The Agency contends that of the three arbitration awards submitted by the Union, only one (Murphy) references the Back Pay Act, and none stands for the proposition that a backpay remedy is mandatory if an overtime violation is found. The Agency asserts that the Murphy award indicates that some arbitration decisions support the backpay remedy and others support the make-up work remedy. The Agency notes that the Union did not submit any Authority precedent and failed to submit any precedent requiring an award of backpay for agreement violations dealing with overtime. The Agency asserts that the Hillshire Farm decision it cited summarizes a number of arbitration decisions setting forth "cogent reasons" why backpay should not be awarded in overtime cases. See Opposition at 3. The Agency also notes that the Arbitrator cited the Murphy award and distinguished it on the facts, but found the Hillshire Farm decision persuasive. Therefore, the Agency contends that there is simply no basis for the Union's assertion that the Arbitrator did not consider the Back Pay Act.
The Agency contends that nothing in the parties' agreement requires that backpay be the remedy for a violation of the agreement's overtime provision. The Agency argues that the agreement provision cited by the Union clearly shows that an award of backpay is just one remedy an arbitrator may grant. The Agency also argues that Article 24, Section 2, relied on by the Arbitrator does not mandate what remedy should be imposed. The Agency contends that the Arbitrator's decisions not to award backpay does not meet any of the criteria in the essence standard, and that many arbitration decisions do not award backpay for contractual overtime violations. [ v60 p450 ]
IV. Analysis and Conclusions
A. The Award Is Not Contrary to Law
The Authority's role in reviewing arbitration awards depends on the nature of the exceptions raised by the appealing party. See United States Customs Serv. v. FLRA, 43 F.3d 682, 686 (D.C. Cir. 1994). In NTEU, Chapter 24, 50 FLRA 330, 332 (1995) (NTEU Chapter 24), the Authority stated that if the arbitrator's decision is challenged, as it is here, on the ground that it is contrary to any law, rule, or regulation, the Authority will review the legal question de novo. In applying a standard of de novo review, the Authority assesses whether an arbitrator's legal conclusions are consistent with the applicable standard of law. NFFE, Local 1437, 53 FLRA 1703, 1710 (1998). In making that assessment, the Authority defers to the arbitrator's underlying factual findings. See id. [n5]
Under the Back Pay Act, an award of backpay is authorized only when an arbitrator finds that: (1) the aggrieved employee was affected by an unjustified or unwarranted personnel action; (2) the personnel action has resulted in the withdrawal or reduction of the grievant's pay, allowances or differentials. See United States Dep't of Health & Human Servs., 54 FLRA 1210, 1219 (1998). With regard to the first requirement, a breach of a collective bargaining agreement constitutes an unjustified or unwarranted personnel action. See GSA, 55 FLRA 493, 496 (1999). An arbitrator's finding of an agreement violation satisfies this requirement. See United States Dep't of Def., Army & Air Force Exch. Serv., Dallas, Tex., 49 FLRA 982, 991-93 (1994).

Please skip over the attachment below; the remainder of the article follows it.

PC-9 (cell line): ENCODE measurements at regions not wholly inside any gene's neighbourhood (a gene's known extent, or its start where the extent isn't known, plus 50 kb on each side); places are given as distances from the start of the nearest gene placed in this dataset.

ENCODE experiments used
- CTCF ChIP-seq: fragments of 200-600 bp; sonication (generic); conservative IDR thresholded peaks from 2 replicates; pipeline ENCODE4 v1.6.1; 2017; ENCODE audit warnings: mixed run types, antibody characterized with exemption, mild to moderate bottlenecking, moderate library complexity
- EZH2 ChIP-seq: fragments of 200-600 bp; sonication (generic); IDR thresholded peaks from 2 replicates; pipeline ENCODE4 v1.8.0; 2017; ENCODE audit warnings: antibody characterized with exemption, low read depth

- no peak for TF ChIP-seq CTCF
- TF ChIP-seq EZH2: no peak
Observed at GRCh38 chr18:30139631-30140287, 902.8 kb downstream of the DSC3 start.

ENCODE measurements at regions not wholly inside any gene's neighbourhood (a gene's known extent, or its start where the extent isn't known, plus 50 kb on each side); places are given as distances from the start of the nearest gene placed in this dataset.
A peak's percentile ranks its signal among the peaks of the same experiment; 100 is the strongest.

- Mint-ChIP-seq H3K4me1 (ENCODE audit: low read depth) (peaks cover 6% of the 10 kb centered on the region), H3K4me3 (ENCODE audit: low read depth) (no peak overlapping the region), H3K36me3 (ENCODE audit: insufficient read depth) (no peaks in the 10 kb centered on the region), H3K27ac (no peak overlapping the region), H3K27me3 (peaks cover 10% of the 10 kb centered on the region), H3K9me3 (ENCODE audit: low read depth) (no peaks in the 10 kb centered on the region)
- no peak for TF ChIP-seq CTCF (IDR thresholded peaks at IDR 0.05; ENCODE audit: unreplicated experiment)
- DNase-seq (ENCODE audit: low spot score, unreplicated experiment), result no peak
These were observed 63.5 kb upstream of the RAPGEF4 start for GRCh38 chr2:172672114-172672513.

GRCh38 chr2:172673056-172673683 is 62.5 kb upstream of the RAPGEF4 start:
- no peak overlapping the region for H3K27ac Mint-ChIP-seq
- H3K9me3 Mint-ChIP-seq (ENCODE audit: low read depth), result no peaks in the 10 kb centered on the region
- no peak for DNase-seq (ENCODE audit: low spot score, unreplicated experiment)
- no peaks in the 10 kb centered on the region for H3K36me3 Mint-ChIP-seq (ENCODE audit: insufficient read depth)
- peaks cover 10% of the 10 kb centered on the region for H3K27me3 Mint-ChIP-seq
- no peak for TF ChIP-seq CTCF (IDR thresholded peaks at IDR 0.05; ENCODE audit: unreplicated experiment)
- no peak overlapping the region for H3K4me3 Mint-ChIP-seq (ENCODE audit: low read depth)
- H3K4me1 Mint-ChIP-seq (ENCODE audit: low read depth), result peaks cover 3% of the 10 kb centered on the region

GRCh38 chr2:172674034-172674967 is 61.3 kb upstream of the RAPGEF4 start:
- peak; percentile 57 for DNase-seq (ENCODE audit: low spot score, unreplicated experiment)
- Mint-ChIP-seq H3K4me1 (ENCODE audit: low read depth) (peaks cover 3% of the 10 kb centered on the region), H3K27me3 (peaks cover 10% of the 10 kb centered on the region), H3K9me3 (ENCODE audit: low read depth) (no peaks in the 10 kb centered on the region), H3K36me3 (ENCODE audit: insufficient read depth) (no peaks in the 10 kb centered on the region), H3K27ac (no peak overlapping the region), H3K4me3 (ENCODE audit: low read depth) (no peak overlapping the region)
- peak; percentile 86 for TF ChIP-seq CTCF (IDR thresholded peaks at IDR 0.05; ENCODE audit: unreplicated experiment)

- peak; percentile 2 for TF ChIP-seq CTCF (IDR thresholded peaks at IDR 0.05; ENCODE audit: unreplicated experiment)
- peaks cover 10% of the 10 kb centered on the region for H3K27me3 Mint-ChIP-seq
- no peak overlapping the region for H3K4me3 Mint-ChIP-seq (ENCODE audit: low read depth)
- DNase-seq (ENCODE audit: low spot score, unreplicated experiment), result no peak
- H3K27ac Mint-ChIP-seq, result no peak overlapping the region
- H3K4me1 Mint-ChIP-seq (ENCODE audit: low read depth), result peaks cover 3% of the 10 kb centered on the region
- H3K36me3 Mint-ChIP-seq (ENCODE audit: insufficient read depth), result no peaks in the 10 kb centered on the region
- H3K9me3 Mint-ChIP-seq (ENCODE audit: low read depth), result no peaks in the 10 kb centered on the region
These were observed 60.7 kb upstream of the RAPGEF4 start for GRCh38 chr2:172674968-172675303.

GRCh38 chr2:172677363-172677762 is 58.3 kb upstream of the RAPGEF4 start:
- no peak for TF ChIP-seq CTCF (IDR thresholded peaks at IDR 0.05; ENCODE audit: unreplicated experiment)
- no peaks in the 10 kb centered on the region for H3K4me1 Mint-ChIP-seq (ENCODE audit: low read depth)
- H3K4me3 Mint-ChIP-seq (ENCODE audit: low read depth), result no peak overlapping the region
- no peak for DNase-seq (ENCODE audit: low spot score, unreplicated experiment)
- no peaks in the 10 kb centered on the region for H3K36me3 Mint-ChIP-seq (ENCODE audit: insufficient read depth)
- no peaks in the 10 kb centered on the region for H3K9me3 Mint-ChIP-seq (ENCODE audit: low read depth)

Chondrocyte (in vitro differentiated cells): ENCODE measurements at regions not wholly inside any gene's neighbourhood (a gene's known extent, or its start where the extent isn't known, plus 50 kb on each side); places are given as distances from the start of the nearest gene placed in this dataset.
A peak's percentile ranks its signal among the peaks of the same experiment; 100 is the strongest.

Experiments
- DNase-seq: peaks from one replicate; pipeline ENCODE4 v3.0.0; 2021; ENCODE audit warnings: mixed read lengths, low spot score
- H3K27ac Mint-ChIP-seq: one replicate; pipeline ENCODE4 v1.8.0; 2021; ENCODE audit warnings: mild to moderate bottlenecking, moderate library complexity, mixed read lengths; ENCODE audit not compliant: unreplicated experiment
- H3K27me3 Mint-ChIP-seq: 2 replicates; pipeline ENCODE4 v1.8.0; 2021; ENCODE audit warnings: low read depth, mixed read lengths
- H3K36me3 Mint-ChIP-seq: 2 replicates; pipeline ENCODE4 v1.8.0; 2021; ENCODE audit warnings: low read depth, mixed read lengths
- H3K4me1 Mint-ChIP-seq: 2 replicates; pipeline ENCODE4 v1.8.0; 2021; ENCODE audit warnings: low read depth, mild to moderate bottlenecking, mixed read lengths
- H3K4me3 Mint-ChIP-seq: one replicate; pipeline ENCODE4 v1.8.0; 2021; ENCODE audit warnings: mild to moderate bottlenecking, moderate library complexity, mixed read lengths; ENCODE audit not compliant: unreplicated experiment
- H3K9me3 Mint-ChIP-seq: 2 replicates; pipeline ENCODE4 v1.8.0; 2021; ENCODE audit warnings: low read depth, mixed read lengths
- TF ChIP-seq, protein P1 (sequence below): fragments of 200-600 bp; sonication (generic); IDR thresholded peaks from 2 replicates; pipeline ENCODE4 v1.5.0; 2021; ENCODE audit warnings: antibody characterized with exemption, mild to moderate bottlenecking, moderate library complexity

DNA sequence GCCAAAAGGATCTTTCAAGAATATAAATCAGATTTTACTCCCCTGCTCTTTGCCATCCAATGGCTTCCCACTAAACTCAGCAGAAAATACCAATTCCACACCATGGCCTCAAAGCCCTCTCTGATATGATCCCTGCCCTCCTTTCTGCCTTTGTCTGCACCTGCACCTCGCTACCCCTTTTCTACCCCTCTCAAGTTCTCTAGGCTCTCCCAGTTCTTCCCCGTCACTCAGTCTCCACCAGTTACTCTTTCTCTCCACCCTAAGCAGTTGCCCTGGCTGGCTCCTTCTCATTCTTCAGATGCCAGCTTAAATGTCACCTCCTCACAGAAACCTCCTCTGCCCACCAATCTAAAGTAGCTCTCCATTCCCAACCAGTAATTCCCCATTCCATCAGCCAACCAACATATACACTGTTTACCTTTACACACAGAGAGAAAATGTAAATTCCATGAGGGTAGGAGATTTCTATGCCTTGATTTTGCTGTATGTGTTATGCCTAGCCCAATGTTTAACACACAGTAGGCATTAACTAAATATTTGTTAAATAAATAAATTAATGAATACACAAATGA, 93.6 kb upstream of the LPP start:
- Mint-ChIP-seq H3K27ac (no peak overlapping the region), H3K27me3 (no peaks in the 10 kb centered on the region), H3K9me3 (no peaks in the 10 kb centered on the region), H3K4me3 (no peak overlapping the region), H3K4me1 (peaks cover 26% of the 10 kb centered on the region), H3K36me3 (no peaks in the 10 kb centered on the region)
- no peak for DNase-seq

In this case, the Arbitrator determined that the Agency violated Article 24, Section 2A of the parties' agreement when it denied certain employees the opportunity to work overtime. However, the Arbitrator made no finding that the agreement violation resulted in a loss of pay to those employees. In fact, the Arbitrator found specifically that the Union failed "to sustain its burden to prove that payment of backpay is the appropriate remedy." Award at 5.
The second requirement under the Back Pay Act is only met where there is a causal connection between a violation of the parties' collective bargaining agreement and a withdrawal or reduction in pay, allowances or differentials. This connection is shown only where "it is clear that the violation of the parties' collective bargaining agreement resulted in the loss of some pay." United States Dep't of the Air Force, Travis Air Force Base, Cal., 56 FLRA 434, 437-38 (2000). Accordingly, as the Arbitrator did not find that the second requirement under the Back Pay Act had been met, the Arbitrator's denial of backpay is not deficient.
We note that the Authority has never required an arbitrator to award backpay under the Back Pay Act to remedy an agreement violation, particularly where, as here, no finding of a loss of pay was made. In fact, the Authority has specifically held that "nothing in the Back Pay Act that requires a monetary award for every unjustified or unwarranted personnel action." AFGE, Local 916, 57 FLRA 715, 717 n.7 (2002). In this regard, the Authority has also upheld awards of future overtime, in lieu of backpay. See, e.g., id; United States Dep't of the Air Force, Oklahoma City Air Logistics Ctr., Tinker AFB, Okla., 47 FLRA 98, 101-02 (1993); United States Dep't of the Navy, United States Marine Corps Logistics Base, Albany, Ga., 39 FLRA 576 (1991).
We also note that, although not addressed by the parties, the United States Court of Appeals for the Federal Circuit has addressed the issue of the extent to which an employee may be entitled to backpay where an arbitrator sets aside all or part of a disciplinary action. See Ollett v. Dep't of the Air Force, 253 F.3d 692 (Fed. Cir. 2001) (Ollett); AFGE, Local 2718 , Nat'l Immigration & Naturalization Serv. Council, et al. v. Dep't of Justice, Immigration & Naturalization Serv., 768 F.2d 348 (Fed. Cir. 1985) (AFGE, Local 2718).
In AFGE, Local 2718, the court reviewed an arbitrator's award mitigating a removal for misconduct to a 15-day suspension but denying backpay. The court found no violation of the Back Pay Act by not providing backpay. In making that finding, the court noted that an entitlement to backpay under the Back Pay Act did not apply "where the arbitrator has mitigated a removal, has found the employee as much responsible for the removal action as the agency, and has expressly denied back pay as part of the mitigated penalty." AFGE, Local 2718, 768 F.2d at 351.